Monday, June 06, 2011

Making Memories

In addition to visiting Doug in the hospital (he is recovering right on schedule but still has a long way to go), we have been making memories with our granddaughters, Rachal and Sami. We rarely get to spend time with them, so this is a real treat.

We watched them feed the goats next door.

And climb on the rock in their front yard.

We attended a Girl Scout Bridging Ceremony, where Sami bridged from Daisy Scout to Brownie Scout.

After receiving a flower, she walked across the bridge to this new level of scouting.

Saturday we drove to the Atlantic Ocean, first testing the water at Hampton Beach (brrrr).

Then on to Odiorne Point State Park, where one beach was very rocky--not good for getting to the water.

But another was much better, with gravel and sand that were easy to walk on.

The girls waded out, inching a little further each time.

They loved sitting in the water and letting the waves hit them. (Double click to see the movie.)

Of course, there was a stop on the playground.

John has been getting his kitty fix with their cat, Lady.

Sunday we went for a walk around a nearby pond. For a while, John, Rachal and Sami ran. Perhaps soon they can join us on our 3-mile jogs.

This is a the result of John taking a picture of Nana taking a picture of Rachal taking a picture.

The pond was mirror smooth, making for great reflections.

We ended the outing with lunch at Burger King. The desserts the girls were eating looked absolutely lucious!

Can you ask for better memories?

Saturday, June 04, 2011

Surgery Update

We came to New Hampshire to be with our older son Doug during his colon cancer surgery. That 7-hour procedure took place on Wednesday. It has been a long week, but things seem to be going well. The doctor believes she removed all of the cancer. All his internal organs were functioning as they should yesterday. He is in a lot of pain, but the doctors are working to control that. He is learning to cope with the idea of a permanent colostomy.

Today, we are taking our two granddaughters to the ocean while their mom goes to the hospital to be with Dad. We will be here to help out through Thursday.

Being a parent is a duty, responsibility and honor for the rest of our lives. I guess. We are so glad we can be here to help, but wish he didn't need this kind of help.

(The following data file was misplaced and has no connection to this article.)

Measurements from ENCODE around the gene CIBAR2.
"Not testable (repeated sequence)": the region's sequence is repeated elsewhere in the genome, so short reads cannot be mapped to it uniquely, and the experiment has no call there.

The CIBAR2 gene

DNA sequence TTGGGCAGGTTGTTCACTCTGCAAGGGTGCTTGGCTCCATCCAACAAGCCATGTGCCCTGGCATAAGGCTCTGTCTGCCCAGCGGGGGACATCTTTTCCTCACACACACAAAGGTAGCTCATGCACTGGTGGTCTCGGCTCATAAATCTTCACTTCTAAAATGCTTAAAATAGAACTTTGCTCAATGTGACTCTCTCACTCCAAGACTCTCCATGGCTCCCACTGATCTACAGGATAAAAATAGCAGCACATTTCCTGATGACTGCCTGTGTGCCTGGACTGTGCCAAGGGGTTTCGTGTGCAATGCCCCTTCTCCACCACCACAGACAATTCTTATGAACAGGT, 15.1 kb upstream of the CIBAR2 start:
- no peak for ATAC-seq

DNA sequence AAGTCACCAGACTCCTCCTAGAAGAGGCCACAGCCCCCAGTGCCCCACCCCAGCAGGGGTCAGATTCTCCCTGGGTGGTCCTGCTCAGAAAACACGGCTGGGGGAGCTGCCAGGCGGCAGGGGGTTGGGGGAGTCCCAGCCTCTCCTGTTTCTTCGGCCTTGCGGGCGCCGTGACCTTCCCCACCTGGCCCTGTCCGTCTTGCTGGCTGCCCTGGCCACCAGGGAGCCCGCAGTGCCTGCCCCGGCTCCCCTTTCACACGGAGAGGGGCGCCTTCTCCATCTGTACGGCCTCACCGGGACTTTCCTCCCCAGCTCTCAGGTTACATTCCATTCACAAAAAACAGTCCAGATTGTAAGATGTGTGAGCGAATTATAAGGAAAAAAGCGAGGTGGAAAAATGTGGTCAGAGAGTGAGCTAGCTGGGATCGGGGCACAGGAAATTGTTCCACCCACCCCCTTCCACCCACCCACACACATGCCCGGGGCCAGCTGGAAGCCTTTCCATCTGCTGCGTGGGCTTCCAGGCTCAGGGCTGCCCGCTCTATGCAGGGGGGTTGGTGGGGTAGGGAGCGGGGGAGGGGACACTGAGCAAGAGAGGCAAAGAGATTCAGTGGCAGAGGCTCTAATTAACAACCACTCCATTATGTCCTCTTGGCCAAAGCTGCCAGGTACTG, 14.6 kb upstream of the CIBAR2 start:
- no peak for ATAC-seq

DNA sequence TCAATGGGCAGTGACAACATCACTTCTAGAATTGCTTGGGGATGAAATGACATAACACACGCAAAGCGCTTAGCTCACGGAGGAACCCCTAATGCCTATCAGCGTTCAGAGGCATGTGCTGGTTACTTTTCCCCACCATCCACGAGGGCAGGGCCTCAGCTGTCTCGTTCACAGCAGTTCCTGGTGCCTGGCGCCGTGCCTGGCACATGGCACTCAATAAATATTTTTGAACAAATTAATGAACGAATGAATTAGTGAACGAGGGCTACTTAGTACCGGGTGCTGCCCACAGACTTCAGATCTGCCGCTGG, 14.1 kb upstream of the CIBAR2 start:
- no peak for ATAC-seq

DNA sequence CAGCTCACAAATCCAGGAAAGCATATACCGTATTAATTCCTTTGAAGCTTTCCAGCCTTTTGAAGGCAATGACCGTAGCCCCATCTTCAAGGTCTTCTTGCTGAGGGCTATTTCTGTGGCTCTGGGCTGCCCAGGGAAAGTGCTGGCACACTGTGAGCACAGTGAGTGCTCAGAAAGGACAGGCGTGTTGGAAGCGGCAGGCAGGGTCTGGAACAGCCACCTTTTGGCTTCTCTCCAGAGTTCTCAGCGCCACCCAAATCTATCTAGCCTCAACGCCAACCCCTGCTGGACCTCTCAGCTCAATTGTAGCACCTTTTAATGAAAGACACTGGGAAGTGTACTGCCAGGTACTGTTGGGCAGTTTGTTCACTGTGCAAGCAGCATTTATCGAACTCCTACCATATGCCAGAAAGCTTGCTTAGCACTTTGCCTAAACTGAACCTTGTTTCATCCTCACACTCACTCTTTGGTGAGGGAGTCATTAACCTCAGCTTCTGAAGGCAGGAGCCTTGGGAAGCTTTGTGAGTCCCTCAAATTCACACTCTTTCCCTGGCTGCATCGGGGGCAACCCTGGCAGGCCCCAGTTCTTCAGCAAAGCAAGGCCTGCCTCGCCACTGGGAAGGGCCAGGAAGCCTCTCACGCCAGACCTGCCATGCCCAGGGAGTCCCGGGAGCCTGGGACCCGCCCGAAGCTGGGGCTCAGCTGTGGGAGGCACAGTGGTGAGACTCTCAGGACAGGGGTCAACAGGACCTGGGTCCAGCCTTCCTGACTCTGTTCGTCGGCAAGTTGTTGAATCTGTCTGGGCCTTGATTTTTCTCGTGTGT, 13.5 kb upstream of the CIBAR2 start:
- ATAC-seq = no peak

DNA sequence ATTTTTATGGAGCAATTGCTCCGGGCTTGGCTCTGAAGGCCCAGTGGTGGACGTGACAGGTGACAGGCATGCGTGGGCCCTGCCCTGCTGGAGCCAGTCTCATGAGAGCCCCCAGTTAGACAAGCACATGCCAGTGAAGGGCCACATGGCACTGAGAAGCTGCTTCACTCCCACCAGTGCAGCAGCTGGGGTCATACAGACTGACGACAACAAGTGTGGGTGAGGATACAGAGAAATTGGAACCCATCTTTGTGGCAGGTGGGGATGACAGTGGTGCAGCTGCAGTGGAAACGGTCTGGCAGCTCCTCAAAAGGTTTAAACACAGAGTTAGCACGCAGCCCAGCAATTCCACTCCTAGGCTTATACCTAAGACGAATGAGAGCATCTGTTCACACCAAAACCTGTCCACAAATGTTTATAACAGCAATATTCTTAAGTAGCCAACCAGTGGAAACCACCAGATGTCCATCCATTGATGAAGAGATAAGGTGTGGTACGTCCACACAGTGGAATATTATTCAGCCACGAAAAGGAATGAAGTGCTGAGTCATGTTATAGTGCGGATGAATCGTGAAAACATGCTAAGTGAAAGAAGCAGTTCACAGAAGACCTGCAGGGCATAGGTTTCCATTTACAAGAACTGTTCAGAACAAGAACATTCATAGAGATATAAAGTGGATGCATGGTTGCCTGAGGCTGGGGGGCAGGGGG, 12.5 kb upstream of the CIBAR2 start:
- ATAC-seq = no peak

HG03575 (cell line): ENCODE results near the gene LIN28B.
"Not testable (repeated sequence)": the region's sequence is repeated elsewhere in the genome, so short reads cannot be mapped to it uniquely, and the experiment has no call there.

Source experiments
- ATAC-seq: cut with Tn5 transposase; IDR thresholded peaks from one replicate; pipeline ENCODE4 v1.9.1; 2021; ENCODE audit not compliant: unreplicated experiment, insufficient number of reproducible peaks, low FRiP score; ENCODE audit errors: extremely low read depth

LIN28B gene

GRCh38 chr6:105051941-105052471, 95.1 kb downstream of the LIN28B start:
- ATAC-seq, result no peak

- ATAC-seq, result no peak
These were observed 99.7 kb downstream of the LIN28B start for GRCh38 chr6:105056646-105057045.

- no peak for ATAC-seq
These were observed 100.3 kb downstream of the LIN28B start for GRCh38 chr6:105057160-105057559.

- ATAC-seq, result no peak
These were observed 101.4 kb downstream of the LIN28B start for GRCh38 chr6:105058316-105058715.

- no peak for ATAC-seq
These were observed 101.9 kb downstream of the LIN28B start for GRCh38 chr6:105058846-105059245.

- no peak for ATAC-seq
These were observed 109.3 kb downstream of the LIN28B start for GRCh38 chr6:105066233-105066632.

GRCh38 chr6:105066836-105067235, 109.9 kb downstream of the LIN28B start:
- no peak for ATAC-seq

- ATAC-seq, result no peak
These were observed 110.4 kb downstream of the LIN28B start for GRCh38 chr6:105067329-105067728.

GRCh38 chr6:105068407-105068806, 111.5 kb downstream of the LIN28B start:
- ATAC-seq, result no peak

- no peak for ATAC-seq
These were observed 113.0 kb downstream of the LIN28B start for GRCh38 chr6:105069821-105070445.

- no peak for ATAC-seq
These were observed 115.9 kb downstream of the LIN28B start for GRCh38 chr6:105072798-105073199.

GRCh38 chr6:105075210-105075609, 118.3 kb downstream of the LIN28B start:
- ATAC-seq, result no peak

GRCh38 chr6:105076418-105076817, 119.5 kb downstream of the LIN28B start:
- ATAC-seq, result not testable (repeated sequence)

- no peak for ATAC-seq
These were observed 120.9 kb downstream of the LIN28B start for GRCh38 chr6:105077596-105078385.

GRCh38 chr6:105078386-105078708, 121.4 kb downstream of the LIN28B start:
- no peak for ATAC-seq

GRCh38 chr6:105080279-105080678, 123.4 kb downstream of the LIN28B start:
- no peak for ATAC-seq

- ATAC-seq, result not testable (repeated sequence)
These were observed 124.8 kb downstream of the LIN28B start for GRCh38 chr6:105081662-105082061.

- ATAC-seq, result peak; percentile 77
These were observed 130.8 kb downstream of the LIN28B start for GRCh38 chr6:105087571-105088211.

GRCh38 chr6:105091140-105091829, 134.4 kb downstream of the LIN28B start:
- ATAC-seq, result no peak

Wednesday, June 01, 2011

Flight East

Monday morning---early Monday morning--we were up (at 3 am) to leave at 4 am for Denver International Airport. We spent Sunday night at our son Eric's home, enjoying some time with him, Liz, Kylie and John. Eric drove us to DIA for the 7:05 flight, providing a parking space for our truck while we are gone and saving us a shuttle ride to catch our plane. The view out of the concourse was a foggy one.

The US Airways flight was heading town the tarmac for take-off at exactly 7:05 am. How prompt was that?

We had a layover in Philadelphia, where we had a quick lunch then hurried to the gate for the 1:50 pm flight to Manchester, NH. We shouldn't have hurried. This was the waiting area when we arrived a little before 1:20, the supposed boarding time. One flight was delayed while waiting for a crew member to arrive and the flight leaving from our gate was delayed for maintenance.

Finally, both of those flights pulled out and the waiting area improved.

Our gate was number 36, which you can see in the above picture. At 2:29 (remember the 1:50 flight time?), they posted this sign.

Thirteen minutes later (who was keeping track, do you suppose?) we started boarding and we took off about 3 pm, just over 1 hour late. This was one view out the window as we flew north. Several boats were out, enjoying the Memorial Day Holiday.

A few minutes later, we flew over New York City.

As we descended for landing in Manchester, we saw the beautiful forests and lakes of New Hampshire.

After renting a car, we spent a fun evening with our granddaughters, Sami and Rachal.